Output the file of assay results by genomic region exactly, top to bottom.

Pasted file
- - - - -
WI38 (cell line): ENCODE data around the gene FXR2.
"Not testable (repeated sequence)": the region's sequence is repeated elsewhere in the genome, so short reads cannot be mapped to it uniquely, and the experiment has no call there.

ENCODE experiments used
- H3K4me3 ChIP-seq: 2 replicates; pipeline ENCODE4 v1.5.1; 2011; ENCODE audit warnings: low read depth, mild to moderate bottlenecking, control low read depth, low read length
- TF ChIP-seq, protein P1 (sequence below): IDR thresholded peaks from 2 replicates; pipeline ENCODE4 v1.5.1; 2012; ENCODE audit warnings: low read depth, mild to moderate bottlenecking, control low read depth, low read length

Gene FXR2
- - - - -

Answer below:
WI38 (cell line): ENCODE data around the gene FXR2.
"Not testable (repeated sequence)": the region's sequence is repeated elsewhere in the genome, so short reads cannot be mapped to it uniquely, and the experiment has no call there.

ENCODE experiments used
- H3K4me3 ChIP-seq: 2 replicates; pipeline ENCODE4 v1.5.1; 2011; ENCODE audit warnings: low read depth, mild to moderate bottlenecking, control low read depth, low read length
- TF ChIP-seq, protein P1 (sequence below): IDR thresholded peaks from 2 replicates; pipeline ENCODE4 v1.5.1; 2012; ENCODE audit warnings: low read depth, mild to moderate bottlenecking, control low read depth, low read length

Gene FXR2